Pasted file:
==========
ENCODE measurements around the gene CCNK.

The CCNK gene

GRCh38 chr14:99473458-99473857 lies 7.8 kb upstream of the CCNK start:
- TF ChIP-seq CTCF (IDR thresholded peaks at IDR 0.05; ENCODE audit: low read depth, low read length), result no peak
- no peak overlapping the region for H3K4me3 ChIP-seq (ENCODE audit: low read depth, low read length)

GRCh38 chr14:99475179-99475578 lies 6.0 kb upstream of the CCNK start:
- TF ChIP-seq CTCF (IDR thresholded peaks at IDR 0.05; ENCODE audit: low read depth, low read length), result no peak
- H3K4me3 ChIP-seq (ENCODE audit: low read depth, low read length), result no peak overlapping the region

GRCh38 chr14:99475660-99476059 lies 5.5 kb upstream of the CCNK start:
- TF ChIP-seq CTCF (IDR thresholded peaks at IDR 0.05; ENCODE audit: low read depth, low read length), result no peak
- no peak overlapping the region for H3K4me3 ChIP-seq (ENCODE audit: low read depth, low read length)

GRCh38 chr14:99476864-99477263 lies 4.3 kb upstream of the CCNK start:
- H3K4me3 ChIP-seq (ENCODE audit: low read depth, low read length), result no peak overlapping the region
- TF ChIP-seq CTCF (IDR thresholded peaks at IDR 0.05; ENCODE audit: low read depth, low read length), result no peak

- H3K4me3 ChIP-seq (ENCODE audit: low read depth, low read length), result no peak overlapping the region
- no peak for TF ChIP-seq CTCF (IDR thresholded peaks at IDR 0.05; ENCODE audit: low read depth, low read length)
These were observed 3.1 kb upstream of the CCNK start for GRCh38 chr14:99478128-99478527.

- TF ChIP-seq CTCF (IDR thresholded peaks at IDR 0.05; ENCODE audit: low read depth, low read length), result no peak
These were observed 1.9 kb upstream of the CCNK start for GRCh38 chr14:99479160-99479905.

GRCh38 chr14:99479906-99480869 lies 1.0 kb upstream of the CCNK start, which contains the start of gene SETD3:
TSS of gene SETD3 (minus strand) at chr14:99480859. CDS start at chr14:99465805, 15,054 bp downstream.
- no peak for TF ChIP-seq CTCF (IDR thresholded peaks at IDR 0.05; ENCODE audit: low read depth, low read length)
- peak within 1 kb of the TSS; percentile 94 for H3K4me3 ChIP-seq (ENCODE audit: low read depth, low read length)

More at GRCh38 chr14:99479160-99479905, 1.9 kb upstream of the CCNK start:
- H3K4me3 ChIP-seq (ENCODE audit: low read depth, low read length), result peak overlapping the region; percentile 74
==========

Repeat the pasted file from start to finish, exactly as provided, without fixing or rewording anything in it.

ENCODE measurements around the gene CCNK.

The CCNK gene

GRCh38 chr14:99473458-99473857 lies 7.8 kb upstream of the CCNK start:
- TF ChIP-seq CTCF (IDR thresholded peaks at IDR 0.05; ENCODE audit: low read depth, low read length), result no peak
- no peak overlapping the region for H3K4me3 ChIP-seq (ENCODE audit: low read depth, low read length)

GRCh38 chr14:99475179-99475578 lies 6.0 kb upstream of the CCNK start:
- TF ChIP-seq CTCF (IDR thresholded peaks at IDR 0.05; ENCODE audit: low read depth, low read length), result no peak
- H3K4me3 ChIP-seq (ENCODE audit: low read depth, low read length), result no peak overlapping the region

GRCh38 chr14:99475660-99476059 lies 5.5 kb upstream of the CCNK start:
- TF ChIP-seq CTCF (IDR thresholded peaks at IDR 0.05; ENCODE audit: low read depth, low read length), result no peak
- no peak overlapping the region for H3K4me3 ChIP-seq (ENCODE audit: low read depth, low read length)

GRCh38 chr14:99476864-99477263 lies 4.3 kb upstream of the CCNK start:
- H3K4me3 ChIP-seq (ENCODE audit: low read depth, low read length), result no peak overlapping the region
- TF ChIP-seq CTCF (IDR thresholded peaks at IDR 0.05; ENCODE audit: low read depth, low read length), result no peak

- H3K4me3 ChIP-seq (ENCODE audit: low read depth, low read length), result no peak overlapping the region
- no peak for TF ChIP-seq CTCF (IDR thresholded peaks at IDR 0.05; ENCODE audit: low read depth, low read length)
These were observed 3.1 kb upstream of the CCNK start for GRCh38 chr14:99478128-99478527.

- TF ChIP-seq CTCF (IDR thresholded peaks at IDR 0.05; ENCODE audit: low read depth, low read length), result no peak
These were observed 1.9 kb upstream of the CCNK start for GRCh38 chr14:99479160-99479905.

GRCh38 chr14:99479906-99480869 lies 1.0 kb upstream of the CCNK start, which contains the start of gene SETD3:
TSS of gene SETD3 (minus strand) at chr14:99480859. CDS start at chr14:99465805, 15,054 bp downstream.
- no peak for TF ChIP-seq CTCF (IDR thresholded peaks at IDR 0.05; ENCODE audit: low read depth, low read length)
- peak within 1 kb of the TSS; percentile 94 for H3K4me3 ChIP-seq (ENCODE audit: low read depth, low read length)

More at GRCh38 chr14:99479160-99479905, 1.9 kb upstream of the CCNK start:
- H3K4me3 ChIP-seq (ENCODE audit: low read depth, low read length), result peak overlapping the region; percentile 74